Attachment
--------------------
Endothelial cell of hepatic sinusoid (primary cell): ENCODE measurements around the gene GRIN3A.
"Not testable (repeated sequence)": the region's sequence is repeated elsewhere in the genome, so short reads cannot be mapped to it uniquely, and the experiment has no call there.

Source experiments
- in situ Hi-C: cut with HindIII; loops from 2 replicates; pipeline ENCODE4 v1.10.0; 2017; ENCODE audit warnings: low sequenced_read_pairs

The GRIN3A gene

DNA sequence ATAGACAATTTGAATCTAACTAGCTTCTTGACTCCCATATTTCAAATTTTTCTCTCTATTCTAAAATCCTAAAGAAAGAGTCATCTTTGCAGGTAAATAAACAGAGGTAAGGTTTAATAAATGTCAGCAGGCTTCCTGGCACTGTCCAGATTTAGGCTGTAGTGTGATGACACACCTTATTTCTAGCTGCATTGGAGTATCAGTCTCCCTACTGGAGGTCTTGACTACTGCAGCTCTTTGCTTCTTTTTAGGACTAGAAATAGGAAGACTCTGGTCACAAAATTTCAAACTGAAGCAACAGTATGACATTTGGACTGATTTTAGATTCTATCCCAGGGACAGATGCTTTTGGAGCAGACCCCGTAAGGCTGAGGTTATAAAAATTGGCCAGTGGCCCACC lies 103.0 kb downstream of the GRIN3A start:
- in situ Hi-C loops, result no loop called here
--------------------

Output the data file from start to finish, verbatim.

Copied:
Endothelial cell of hepatic sinusoid (primary cell): ENCODE measurements around the gene GRIN3A.
"Not testable (repeated sequence)": the region's sequence is repeated elsewhere in the genome, so short reads cannot be mapped to it uniquely, and the experiment has no call there.

Source experiments
- in situ Hi-C: cut with HindIII; loops from 2 replicates; pipeline ENCODE4 v1.10.0; 2017; ENCODE audit warnings: low sequenced_read_pairs

The GRIN3A gene

DNA sequence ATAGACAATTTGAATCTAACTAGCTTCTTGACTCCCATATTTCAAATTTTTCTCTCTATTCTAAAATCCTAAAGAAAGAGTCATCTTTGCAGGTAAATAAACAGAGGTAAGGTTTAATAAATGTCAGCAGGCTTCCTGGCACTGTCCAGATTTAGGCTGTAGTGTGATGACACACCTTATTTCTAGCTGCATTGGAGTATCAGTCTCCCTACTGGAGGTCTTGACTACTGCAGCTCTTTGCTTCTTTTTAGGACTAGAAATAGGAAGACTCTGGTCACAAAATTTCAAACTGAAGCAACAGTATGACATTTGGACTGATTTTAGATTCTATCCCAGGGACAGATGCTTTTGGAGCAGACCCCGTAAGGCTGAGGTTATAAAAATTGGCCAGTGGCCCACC lies 103.0 kb downstream of the GRIN3A start:
- in situ Hi-C loops, result no loop called here